“On top of which, yes, it’s true that we have very little funding for the arts in the United States. Very, very, very little funding. Whereas in European countries – and in South America now – there is governmental assistance and patronage to the arts via people’s taxes. And it’s not – as many Americans seem to believe – useless drivel. It’s something that feeds culture and civilization. And [without that] America suffers in a grand way.”
“However,” Torn adds, striking an optimistic tone, “that doesn’t mean the audience isn’t here. I believe the audience is here. My own tour of the last three weeks show me that my audience is here. There are other things I could do: I could put together a group and play Lars and the Real Girl; that wasn’t just in the film; it was played at the Olympics. I could play Madonna songs. There are lots of thing that I could do that are more commercially attractive – and easier – than what I’m doing now. And yet, people are here. These are some of the best audiences I’ve ever experienced in America. They’re sitting. They’re listening. André [Cholmondeley, tour manager] said to me, “No one’s on their cell phone. There’s no texting going on. No one’s leaving!’ I’m not avant-garde – never have been, never will be – but this isn’t pop music. It isn’t Taylor Swift.” and his working friends – artists like Torn’s best friend Tim Byrne – report similar experiences. “Tim told me, ‘I can’t believe it. The audiences are there!’ People want to hear music that isn’t simply meant only to be sold. I feel very encouraged. It gives me the freedom to explore more; I am going to continue reaching for something to express. And we can all benefit by that.”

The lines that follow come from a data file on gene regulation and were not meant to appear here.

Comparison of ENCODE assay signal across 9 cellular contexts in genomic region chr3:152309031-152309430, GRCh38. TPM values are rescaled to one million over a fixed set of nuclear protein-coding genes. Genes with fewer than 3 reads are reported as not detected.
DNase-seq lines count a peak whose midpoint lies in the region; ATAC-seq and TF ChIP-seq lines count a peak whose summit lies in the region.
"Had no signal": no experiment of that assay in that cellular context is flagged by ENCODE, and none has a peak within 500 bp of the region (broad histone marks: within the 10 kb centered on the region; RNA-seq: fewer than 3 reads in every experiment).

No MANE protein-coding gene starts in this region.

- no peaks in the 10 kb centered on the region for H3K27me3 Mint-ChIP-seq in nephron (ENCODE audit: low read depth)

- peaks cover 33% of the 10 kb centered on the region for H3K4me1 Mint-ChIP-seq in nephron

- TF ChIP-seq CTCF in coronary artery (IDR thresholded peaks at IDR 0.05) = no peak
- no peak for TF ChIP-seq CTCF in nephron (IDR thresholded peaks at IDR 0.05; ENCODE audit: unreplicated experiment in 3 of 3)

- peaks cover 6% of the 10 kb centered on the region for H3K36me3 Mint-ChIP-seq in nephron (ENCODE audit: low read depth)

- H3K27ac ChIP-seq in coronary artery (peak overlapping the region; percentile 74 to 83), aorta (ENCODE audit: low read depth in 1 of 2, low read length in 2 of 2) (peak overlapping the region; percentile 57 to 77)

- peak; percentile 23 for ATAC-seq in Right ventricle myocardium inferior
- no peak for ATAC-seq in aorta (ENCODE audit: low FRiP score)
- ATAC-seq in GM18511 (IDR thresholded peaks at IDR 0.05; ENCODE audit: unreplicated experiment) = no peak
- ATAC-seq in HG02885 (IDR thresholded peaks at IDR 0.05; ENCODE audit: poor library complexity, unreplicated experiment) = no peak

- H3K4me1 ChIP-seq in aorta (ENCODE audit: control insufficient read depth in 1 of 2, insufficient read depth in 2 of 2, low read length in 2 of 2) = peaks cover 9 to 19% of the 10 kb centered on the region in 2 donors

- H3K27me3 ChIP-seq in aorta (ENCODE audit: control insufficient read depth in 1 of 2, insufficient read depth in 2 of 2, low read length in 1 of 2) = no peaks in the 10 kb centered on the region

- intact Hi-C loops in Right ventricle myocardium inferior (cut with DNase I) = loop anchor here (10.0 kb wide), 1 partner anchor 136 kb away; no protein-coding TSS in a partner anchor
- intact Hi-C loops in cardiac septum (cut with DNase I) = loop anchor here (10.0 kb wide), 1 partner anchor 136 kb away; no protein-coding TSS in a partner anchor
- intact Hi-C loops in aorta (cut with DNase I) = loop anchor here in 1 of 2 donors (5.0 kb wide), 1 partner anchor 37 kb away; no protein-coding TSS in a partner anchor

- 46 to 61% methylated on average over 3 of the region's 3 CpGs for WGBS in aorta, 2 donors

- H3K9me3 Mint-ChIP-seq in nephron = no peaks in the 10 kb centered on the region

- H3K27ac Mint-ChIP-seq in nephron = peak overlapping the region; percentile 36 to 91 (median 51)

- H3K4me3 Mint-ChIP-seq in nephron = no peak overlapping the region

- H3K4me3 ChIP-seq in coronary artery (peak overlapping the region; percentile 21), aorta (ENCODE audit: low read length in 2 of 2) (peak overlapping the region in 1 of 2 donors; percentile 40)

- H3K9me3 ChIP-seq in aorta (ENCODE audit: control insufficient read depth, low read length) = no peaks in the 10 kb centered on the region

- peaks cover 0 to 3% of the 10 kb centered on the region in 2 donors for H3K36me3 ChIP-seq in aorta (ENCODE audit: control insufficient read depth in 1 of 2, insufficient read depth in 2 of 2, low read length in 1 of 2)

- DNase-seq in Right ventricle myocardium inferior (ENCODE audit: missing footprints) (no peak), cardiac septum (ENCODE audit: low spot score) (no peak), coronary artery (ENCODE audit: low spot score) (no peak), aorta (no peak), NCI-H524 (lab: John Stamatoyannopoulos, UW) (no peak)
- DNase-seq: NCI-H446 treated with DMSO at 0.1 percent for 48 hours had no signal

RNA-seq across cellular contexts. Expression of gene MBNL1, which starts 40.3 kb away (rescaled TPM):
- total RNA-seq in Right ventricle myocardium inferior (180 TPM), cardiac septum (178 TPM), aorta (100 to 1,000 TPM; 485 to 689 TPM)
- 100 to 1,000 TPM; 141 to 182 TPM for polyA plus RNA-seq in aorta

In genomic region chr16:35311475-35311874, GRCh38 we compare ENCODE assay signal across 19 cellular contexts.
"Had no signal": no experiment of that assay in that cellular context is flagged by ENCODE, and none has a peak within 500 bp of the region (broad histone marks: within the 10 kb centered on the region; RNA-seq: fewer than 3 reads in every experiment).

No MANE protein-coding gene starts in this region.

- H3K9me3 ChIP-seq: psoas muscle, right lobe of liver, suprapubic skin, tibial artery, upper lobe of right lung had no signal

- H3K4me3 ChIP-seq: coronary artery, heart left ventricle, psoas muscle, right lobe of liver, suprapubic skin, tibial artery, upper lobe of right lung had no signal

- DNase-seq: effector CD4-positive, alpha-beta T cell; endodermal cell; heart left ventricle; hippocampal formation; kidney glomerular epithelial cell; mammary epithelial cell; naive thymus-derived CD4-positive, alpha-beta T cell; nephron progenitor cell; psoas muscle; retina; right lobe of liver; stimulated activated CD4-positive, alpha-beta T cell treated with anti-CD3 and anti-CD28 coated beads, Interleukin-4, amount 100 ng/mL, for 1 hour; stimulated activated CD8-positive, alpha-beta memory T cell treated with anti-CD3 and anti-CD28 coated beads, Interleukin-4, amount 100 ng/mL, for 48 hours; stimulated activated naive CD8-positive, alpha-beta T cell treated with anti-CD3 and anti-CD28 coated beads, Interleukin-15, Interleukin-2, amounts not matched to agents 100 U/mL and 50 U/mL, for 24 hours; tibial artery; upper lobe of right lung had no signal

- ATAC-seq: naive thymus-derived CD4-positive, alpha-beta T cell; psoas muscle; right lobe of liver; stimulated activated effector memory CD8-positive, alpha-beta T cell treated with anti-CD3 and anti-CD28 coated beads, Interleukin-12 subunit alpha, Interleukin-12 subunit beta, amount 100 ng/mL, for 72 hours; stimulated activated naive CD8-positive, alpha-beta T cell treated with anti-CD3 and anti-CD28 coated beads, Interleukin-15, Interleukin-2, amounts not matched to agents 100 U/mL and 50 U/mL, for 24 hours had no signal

David Torn will appear in a solo performance at Streamside Concerts on Saturday, June 6 near Asheville NC. Tickets for the intimate event (a strongly suggested $25 donation) are available here until they run out; at press time, nearly all spaces were filled, so hurry. The event includes a communal covered dish meal (BYOB and a dish to share) before the performance.